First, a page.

You may have asked yourself, what is futurefood.fm for? It’s time to answer that question for 2018 and beyond.
In the coming months, you’ll see a quickening tempo to our posts and podcasts. We are back in production on the Future of Food podcast, and I am hiring more writers. Much of of the material you read and listen to here is going into a book that I’m writing. As I always do with writing projects, I change the title often in the early stages. Right now it is:
Breaking and Fixing Food
Activists and Innovators Who Want To Change How You Eat
As I research and write it, I’ve learned that food is different from everything else I’ve worked on in tech, even when I have worked with food and beverage startups.
A feature and benefit of tech is that it helps us lose touch with elemental processes. We are freed from unneeded details. Yet tech is disrupting the basic idea of eating.
Now, I don’t mind losing touch with how my iPhone works. I just want it to do what it does, with more voice commands and nicer icons. Food is different. While the process of growing food has changed a lot, the process of eating it hasn’t changed at all. As a species, we’ve had the same digestive system for eons. After we eat, we feel sated, unless we are eating chocolate. I see a big change coming to all of that, driven by startups and the technology they employ.
I’ve written about startups in three previous books. I’ve mentored startup founders. For the last six years, I’ve worked to promote startup companies.
The heart of the startup ethos is a powerful engine of change. Innovation is energizing, attracting brilliant people to pursue their dreams. But many startups are pushing to solve problems that are not important.
The book is my effort to see if we can redirect some of the positive energy created by startups toward solving real problems. What do I mean by “real problems?” Who or what gives me the right to determine what a “real problem” is?
Good questions. Startups have become consumed by a short-focus view of the world, obsessing about problems of commerce, of fine-tuning existing services, of convenience and luxury; first world problems, in other words; white people problems. This is a reflection, for the most part, of the startup worker. Most startups have white, male founders, which is probably not news to you. But we work on what we know, become excited about forming bonds with people who are like us; we are tribal, and sometimes small-minded. It is pushing the innovative engine of the startup mentality toward solving small problems. It’s time for that to change.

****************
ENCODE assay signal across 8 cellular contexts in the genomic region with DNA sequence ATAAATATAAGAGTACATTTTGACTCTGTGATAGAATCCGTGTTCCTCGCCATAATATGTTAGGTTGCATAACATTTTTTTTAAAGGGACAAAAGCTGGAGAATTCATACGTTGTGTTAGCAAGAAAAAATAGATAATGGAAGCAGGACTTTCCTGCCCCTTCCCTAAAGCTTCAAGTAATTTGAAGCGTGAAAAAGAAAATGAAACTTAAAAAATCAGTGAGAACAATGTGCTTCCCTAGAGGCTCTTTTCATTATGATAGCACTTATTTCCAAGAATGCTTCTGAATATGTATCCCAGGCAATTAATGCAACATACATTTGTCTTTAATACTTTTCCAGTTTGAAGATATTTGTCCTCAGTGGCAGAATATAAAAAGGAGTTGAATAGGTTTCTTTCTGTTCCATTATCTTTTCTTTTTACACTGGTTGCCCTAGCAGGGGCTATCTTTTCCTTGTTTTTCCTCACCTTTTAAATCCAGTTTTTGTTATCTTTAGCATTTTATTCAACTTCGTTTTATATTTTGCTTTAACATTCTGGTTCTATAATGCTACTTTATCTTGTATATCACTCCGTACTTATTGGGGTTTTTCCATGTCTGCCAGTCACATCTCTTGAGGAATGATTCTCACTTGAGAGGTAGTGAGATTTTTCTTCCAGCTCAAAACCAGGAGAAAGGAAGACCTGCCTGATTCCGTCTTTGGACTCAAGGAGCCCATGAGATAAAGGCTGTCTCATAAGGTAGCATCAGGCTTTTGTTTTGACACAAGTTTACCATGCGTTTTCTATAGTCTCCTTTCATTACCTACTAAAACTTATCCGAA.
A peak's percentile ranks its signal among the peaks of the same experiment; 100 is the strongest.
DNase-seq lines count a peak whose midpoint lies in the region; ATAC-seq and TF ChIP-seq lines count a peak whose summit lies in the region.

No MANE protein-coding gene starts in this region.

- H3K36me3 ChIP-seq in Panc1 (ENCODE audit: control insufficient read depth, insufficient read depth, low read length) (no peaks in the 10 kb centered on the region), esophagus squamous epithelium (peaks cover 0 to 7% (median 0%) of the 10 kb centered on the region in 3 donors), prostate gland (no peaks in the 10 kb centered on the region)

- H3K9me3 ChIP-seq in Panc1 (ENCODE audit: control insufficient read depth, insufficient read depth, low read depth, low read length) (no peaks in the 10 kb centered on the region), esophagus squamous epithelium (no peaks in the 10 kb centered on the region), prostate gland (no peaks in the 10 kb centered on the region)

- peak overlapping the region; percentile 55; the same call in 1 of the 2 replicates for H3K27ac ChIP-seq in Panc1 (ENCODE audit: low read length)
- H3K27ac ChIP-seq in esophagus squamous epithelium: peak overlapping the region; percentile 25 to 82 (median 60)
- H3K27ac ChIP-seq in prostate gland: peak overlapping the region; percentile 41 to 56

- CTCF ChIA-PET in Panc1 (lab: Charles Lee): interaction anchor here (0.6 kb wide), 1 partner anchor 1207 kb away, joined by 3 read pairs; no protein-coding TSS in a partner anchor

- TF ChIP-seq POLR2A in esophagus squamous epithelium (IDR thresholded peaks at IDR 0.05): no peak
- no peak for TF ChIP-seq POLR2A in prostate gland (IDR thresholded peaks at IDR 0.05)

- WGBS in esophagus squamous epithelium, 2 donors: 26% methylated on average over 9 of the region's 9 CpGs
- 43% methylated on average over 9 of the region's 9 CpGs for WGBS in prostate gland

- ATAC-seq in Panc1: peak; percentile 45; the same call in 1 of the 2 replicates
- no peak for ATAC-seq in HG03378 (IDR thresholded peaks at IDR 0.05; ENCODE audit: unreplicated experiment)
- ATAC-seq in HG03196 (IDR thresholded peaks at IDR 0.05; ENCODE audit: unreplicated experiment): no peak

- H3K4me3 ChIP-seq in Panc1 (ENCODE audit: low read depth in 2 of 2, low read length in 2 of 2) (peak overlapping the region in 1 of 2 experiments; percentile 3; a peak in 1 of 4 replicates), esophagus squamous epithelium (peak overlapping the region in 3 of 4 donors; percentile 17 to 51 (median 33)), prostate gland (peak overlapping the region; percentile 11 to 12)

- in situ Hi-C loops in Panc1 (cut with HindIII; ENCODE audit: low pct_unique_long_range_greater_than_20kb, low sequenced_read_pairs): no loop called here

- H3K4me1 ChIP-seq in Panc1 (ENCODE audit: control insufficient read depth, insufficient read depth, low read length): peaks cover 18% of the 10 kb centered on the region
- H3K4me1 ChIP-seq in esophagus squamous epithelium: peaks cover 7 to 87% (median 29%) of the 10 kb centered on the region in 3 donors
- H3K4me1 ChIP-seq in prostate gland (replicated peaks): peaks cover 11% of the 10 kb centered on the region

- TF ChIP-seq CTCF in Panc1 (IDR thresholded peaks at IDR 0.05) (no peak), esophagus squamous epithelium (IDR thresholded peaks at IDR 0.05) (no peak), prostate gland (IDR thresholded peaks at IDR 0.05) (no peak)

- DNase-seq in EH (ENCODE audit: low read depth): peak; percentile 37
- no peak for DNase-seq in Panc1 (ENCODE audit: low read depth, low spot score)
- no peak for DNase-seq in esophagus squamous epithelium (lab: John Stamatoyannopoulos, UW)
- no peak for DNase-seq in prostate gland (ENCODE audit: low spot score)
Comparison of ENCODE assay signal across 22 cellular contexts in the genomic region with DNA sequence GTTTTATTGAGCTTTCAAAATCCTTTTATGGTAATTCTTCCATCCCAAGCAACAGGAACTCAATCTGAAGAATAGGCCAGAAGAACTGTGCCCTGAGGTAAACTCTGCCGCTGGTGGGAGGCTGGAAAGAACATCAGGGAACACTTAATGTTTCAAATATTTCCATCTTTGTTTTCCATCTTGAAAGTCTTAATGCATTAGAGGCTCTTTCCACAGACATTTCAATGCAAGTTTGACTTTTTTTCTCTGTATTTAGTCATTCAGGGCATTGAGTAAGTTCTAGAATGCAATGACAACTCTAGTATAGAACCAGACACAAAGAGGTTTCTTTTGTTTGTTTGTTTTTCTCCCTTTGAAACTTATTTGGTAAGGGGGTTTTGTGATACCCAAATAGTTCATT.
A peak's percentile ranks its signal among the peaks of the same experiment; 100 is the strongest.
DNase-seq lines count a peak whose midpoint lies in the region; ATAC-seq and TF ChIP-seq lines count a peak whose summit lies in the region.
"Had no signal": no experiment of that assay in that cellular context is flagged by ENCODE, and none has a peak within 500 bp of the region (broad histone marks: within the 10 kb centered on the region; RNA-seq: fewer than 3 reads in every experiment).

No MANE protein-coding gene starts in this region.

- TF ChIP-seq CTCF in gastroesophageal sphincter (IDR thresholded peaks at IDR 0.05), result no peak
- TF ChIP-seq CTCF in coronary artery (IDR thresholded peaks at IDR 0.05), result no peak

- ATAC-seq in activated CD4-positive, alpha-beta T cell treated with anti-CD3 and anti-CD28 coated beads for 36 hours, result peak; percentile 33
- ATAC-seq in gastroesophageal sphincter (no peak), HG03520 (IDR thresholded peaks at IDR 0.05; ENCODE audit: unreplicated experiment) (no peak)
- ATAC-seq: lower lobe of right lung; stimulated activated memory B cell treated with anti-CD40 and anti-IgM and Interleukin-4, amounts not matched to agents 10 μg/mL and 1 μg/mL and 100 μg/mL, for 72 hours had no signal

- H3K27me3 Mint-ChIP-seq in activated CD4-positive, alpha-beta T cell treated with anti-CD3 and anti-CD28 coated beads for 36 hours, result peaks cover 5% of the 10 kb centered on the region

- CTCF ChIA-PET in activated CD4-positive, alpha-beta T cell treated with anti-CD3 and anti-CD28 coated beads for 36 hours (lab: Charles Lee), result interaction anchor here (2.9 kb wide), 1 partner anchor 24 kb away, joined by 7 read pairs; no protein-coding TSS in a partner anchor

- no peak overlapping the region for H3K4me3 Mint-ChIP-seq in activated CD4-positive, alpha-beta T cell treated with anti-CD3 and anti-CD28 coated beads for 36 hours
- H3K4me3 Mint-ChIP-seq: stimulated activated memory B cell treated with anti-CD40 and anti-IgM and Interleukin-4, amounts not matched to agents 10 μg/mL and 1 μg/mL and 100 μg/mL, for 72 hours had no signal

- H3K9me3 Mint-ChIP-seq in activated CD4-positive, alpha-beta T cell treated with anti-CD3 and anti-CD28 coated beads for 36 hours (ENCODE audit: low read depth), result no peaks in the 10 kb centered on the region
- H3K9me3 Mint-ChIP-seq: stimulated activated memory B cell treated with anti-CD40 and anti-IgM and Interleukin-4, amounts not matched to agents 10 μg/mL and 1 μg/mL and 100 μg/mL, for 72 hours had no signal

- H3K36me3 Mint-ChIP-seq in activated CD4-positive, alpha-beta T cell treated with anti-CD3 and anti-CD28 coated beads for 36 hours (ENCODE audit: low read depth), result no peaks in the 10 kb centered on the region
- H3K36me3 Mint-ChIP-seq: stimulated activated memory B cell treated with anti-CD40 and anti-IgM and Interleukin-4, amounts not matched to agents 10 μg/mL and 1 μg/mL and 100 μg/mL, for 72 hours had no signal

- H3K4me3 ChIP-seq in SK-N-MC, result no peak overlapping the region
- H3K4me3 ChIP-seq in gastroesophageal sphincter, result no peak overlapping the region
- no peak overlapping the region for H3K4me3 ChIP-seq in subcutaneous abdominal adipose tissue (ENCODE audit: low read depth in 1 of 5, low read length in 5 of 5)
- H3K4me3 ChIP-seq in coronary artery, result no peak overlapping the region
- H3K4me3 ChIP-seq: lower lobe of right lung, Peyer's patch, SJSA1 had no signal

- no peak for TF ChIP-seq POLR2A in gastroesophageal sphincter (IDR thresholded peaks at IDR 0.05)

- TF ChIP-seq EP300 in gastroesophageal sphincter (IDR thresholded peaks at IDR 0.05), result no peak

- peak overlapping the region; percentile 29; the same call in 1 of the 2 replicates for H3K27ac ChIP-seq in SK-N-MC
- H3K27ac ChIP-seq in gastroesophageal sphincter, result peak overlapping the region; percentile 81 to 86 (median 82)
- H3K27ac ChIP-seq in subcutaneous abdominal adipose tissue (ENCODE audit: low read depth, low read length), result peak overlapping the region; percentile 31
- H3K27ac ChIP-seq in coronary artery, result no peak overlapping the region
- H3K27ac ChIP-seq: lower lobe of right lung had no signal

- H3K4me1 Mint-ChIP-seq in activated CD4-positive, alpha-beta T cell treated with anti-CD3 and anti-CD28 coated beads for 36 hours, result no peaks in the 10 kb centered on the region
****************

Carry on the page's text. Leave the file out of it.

It won’t be easy, but it has to be done.
The usual funding sources for startups have dried up. Investors can be more cautious or hold higher expectations. A charismatic founder is no longer enough to be a money magnet. Young companies are expected to mature, to capture a market, to make money.
A change will come, in my view, from two ends of the startup spectrum. At one end, the young companies, and founders, who have vision and nothing to lose. They might be self-funded, angel-funded, or winging it, but they can take chances in ways that venture-backed companies cannot. At the other end of the spectrum, established companies can spin off smaller initiatives or create innovation cells within their larger corporate structures. Eric Reis has helped many a large company do this. He has proven that it’s easier to innovate when small, even when small is contained within large.
What has been missing from the startup to-do list is solving the problem of human survival. Yes, the big stuff. I celebrate some exceptional startup founders in the book and in the podcast, but they are just that — exceptions.
They are focusing on hunger, serving underserved populations, offering disaster relief, helping restaurants cut food waste, or exploring alternative food sources.
In the grand scheme of the startup universe, only a few companies are working on food issues or climate change. Can the book I’m working on, and its accompanying podcast, change any of that? Can the startup founder think differently about what she is working on? Can all of us change our behavior to get closer to the food we eat and consequently closer to nature, a connection we all need? How can we all become food activists?
Let’s find out.
When we see some food activists in action, like the people I present in the book, the podcast, and on this site, we can see what that change looks like.
Originally published at futurefood.fm on January 16, 2018.